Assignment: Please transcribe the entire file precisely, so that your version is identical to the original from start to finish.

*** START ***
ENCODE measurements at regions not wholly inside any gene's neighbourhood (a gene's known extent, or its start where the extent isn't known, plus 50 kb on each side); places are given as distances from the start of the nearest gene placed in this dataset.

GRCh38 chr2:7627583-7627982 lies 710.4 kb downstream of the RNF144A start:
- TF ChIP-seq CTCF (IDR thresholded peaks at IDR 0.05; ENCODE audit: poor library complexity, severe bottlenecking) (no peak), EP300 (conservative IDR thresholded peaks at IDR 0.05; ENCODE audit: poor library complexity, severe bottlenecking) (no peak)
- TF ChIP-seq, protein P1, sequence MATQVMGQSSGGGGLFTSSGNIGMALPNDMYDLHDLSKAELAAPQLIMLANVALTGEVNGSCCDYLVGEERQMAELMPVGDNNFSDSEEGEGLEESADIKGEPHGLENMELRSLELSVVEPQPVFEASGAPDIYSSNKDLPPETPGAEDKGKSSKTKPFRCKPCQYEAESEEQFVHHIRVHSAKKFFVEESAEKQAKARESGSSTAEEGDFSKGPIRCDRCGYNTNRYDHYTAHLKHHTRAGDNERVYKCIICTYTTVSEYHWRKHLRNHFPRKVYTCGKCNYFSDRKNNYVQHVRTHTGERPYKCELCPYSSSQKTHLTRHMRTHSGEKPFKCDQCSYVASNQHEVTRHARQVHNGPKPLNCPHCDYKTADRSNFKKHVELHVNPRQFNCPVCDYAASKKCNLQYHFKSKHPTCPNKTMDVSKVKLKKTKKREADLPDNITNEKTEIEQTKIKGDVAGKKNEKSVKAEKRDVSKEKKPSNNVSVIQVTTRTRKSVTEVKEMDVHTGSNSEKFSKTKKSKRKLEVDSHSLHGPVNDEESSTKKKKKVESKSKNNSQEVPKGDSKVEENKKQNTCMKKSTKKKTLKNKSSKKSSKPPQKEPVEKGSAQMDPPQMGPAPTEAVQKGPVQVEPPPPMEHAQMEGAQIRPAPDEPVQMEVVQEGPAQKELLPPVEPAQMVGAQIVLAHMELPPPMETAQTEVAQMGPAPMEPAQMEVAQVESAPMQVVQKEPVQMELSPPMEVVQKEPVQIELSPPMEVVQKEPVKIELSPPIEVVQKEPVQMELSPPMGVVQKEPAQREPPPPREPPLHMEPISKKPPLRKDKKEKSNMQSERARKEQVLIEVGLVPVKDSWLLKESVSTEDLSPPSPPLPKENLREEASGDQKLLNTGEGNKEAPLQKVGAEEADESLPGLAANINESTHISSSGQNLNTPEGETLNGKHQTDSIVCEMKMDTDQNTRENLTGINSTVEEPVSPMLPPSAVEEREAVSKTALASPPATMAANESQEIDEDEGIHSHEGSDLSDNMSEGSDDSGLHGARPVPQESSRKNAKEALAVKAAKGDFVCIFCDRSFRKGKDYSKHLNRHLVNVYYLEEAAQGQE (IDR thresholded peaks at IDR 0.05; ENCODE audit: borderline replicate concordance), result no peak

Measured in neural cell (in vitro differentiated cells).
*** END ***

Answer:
ENCODE measurements at regions not wholly inside any gene's neighbourhood (a gene's known extent, or its start where the extent isn't known, plus 50 kb on each side); places are given as distances from the start of the nearest gene placed in this dataset.

GRCh38 chr2:7627583-7627982 lies 710.4 kb downstream of the RNF144A start:
- TF ChIP-seq CTCF (IDR thresholded peaks at IDR 0.05; ENCODE audit: poor library complexity, severe bottlenecking) (no peak), EP300 (conservative IDR thresholded peaks at IDR 0.05; ENCODE audit: poor library complexity, severe bottlenecking) (no peak)
- TF ChIP-seq, protein P1, sequence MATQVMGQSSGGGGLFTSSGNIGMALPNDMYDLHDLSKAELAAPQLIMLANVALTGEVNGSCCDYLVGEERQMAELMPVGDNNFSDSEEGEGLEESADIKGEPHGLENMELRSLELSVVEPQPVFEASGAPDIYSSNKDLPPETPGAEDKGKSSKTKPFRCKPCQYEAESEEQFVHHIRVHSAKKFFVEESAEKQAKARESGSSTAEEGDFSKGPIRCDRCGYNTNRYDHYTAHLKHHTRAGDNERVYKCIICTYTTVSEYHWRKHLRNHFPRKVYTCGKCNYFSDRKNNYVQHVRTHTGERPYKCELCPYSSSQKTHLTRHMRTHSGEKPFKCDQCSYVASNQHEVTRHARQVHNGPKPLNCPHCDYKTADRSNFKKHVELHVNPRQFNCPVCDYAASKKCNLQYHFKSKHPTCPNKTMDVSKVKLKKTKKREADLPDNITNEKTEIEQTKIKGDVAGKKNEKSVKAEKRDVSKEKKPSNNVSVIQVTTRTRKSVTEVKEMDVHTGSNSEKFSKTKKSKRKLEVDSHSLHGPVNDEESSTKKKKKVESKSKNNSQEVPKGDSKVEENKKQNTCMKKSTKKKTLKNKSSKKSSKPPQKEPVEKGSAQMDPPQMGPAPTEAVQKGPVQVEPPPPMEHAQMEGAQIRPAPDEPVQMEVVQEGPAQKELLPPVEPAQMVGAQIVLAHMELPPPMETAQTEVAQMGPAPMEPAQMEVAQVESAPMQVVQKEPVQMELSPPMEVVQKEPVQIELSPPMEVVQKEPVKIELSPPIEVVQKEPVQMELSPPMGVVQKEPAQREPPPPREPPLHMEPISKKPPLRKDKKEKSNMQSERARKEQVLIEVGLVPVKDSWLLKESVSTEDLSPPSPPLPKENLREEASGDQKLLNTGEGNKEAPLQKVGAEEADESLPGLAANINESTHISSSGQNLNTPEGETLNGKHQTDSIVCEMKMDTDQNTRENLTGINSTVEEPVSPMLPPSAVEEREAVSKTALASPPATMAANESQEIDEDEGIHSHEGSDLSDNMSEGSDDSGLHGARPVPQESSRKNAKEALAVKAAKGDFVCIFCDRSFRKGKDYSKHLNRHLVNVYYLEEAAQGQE (IDR thresholded peaks at IDR 0.05; ENCODE audit: borderline replicate concordance), result no peak

Measured in neural cell (in vitro differentiated cells).